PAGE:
Dimitrov the danger man Down Under

The mercurial Roger Federer is a piping hot favourite with the bookies to retain the Australian Open crown he won in Melbourne last year, with the Swiss maestro shorter than 2/1 for glory.

That’s an incredible price given that Federer is the grand old man of the ATP Tour these days at 36. Yet it’s a price that has everything to do with the fact the 19-time Grand Slam champion has arguably the most complete game the sport has ever seen.

He also won all four singles matches during Switzerland’s successful Hopman Cup campaign last week so it’s easy to see why the layers want to keep him onside. 19/10 looks plenty short though about a man whose peak was undeniably a decade or so ago and it’s not a price that sets the pulses racing.

He’s in a tough looking half of the draw too with the likes of David Goffin, Alexander Zverev and Novak Djokovic lurking.

Djokovic will have his backers having already won an amazing six Australian Open titles. His odds however are drifting like a barge after being forced to take the second half of 2017 off through injury.  The Serb spent over four months without even being able to hit a ball in anger after surgery on his elbow and despite a fine record at Melbourne Park looks one to swerve.

Zverev enjoyed a seismic rise up the ATP rankings last year and is being touted already as a future world number one. A pounding serve and a blistering forehand makes him easy on the eye but his record against the game’s truly elite players does not yet stand up to scrutiny and his moment might not be yet.

One player who the stars could be aligning for, however, is Grigor Dimitrov. His surge back up the rankings last season was one of the stories of the year and he truly now looks to be playing at the very peak of his powers.

Previously, when his forehand was off, Dimitrov could get down on himself and lose focus mentally. However there is an added mental toughness to his game these days and this, allied to his astonishing athleticism and mesmeric single-handed backhand makes him a serious player over the next two weeks.

His form line is good too. Last year he went all the way to the last four and was very unlucky to lose to Rafael Nadal in five, titanic sets here.

However, he shrugged that disappointment off to record his best year on the Tour. He didn’t quite get over the line in terms of winning a Major but won the ATP Tour Finals and a Masters Series in Cincinnati.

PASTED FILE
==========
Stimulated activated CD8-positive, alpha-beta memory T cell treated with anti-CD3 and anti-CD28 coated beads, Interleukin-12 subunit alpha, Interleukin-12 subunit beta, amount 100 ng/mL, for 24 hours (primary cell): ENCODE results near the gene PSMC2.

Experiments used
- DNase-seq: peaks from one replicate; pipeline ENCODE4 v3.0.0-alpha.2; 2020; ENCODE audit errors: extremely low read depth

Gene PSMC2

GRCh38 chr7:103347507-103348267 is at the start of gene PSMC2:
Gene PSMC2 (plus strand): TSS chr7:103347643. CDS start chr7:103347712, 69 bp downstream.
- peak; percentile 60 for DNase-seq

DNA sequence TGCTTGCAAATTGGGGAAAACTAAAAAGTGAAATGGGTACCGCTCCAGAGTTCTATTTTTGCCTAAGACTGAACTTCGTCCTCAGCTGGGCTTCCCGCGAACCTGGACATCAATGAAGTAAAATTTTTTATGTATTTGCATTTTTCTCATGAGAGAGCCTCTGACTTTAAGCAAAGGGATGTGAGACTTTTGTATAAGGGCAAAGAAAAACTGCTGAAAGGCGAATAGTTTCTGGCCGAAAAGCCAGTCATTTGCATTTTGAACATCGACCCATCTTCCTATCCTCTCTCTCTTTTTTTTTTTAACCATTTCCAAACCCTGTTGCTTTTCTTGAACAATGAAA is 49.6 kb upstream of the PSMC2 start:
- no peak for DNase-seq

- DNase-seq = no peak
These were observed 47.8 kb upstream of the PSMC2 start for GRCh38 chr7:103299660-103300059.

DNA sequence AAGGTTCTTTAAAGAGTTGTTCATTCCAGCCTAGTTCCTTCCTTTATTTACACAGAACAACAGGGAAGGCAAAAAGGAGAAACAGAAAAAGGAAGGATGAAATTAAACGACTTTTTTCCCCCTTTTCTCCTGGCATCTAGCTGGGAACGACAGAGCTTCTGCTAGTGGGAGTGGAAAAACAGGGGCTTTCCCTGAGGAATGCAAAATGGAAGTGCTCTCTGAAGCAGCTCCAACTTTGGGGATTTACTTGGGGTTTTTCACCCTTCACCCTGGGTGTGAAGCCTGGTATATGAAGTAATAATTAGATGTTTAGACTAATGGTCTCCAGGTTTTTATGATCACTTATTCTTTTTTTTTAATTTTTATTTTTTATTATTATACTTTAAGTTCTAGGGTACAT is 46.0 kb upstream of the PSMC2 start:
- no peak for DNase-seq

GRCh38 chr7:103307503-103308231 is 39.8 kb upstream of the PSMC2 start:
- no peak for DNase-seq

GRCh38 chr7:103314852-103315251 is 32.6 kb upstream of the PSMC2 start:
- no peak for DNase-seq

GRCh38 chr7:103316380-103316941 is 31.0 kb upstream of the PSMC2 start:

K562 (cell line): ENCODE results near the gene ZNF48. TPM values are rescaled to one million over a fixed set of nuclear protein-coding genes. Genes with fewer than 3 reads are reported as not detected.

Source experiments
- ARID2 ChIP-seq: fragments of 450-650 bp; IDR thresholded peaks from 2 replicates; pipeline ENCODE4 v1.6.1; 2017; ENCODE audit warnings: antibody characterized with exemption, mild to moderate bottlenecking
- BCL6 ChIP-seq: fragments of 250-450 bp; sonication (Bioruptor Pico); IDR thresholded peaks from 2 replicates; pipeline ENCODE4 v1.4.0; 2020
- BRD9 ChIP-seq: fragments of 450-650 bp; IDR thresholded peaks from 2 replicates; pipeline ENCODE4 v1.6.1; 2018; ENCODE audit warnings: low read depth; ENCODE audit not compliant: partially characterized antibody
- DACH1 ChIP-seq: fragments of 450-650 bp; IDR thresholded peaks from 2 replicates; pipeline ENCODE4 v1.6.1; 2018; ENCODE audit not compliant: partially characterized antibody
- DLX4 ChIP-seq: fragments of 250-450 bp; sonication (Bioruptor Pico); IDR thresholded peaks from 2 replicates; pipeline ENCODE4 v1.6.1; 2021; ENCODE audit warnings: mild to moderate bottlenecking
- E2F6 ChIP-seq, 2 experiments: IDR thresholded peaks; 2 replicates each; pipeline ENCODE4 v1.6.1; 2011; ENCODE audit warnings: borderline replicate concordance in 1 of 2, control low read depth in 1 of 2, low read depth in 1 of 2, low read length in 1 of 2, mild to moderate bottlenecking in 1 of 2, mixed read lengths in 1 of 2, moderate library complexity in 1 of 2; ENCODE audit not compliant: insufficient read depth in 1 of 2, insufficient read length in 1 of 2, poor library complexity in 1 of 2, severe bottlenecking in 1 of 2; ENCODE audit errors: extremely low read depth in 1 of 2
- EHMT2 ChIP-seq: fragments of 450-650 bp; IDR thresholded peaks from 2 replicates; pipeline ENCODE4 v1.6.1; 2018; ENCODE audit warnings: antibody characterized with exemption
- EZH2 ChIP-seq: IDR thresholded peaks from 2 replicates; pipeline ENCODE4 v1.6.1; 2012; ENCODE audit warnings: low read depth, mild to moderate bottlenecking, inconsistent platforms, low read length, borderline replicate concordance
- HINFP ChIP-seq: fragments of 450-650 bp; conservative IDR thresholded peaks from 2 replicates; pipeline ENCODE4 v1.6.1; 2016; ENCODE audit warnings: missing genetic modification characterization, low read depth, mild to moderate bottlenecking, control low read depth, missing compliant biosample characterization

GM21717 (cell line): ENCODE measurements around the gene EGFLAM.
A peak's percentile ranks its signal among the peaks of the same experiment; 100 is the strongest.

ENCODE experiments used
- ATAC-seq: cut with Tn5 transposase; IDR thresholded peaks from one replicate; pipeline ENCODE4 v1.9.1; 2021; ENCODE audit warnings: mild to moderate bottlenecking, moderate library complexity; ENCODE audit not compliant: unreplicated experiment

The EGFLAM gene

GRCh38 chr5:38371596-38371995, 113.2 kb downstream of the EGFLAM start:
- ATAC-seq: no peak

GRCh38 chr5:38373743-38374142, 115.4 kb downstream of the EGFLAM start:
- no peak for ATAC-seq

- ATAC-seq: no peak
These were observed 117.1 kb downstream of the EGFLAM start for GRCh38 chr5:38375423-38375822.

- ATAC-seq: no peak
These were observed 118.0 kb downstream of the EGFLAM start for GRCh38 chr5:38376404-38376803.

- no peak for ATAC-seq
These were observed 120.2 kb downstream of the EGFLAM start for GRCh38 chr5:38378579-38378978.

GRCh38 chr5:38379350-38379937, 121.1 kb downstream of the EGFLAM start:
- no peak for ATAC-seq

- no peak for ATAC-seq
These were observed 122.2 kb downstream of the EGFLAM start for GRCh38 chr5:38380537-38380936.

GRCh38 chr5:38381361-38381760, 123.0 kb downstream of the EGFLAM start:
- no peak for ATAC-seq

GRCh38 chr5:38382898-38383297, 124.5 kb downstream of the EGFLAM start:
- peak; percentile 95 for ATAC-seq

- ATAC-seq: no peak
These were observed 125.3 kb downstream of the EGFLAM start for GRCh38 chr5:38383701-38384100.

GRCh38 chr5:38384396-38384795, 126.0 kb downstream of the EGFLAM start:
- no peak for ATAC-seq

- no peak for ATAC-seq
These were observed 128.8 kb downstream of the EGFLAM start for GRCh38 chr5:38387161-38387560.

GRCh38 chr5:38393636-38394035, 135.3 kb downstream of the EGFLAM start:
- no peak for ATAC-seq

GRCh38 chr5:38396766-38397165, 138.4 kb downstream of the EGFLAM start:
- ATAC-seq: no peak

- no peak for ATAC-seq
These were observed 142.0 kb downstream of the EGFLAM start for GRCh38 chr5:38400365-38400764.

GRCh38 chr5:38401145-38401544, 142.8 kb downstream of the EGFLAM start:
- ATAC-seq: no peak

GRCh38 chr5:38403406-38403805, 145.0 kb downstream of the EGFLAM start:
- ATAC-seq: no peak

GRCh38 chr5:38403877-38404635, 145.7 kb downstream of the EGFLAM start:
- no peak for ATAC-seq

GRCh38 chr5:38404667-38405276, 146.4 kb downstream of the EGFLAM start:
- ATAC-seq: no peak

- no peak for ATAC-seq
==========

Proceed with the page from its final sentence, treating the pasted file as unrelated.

So what changed for the player nicknamed ‘Baby Fed’ in 2017? Well he was obviously helped by injuries to the likes of Djokovic and Andy Murray but he also became far more consistent.

Dimitrov just seems to play the big points better these days and his ATP Finals win in London at the back end of last year will have done wonders for his confidence. He is in the same half of the draw as Nadal, who if rumours are to be believed may not be fully fit. And Dimitrov won’t be losing much sleep at the prospect of facing the likes of Marin Cilic, Jack Sock and Nick Kyrgios, who are also in his half.

Kyrgios has talent to burn and on his day has the game to take down absolutely anyone. Indeed just last week he won his first ever ATP title on home soil so has to be respected. However, the Aussie firebrand is as well known for his on-court meltdowns than he is for serving aces and the fact he didn’t make it past the second round of a Major last season tells its own story.

If you are looking for a big price outsider though Juan Martin Del Potro fits the bill. He may be in the same quarter as Federer but he is one of the few players who doesn’t fear the Swiss when he is healthy and firing.

Del Potro has been terribly unlucky with injuries in recent years but looks to be fit again and proved as much by winning the Auckland Classic on Wednesday. If the big Argentine brings his ‘A Game’ he could make a mockery of current 10/1 odds.

Bilko’s Banker: Grigor Dimitrov to win the Australian Open at 10/1 (Bet Victor)
Best of the Rest: Juan Martin Del Potro to win the Australian Open at 20/1 (Paddy Power)

By Deggsy Bilton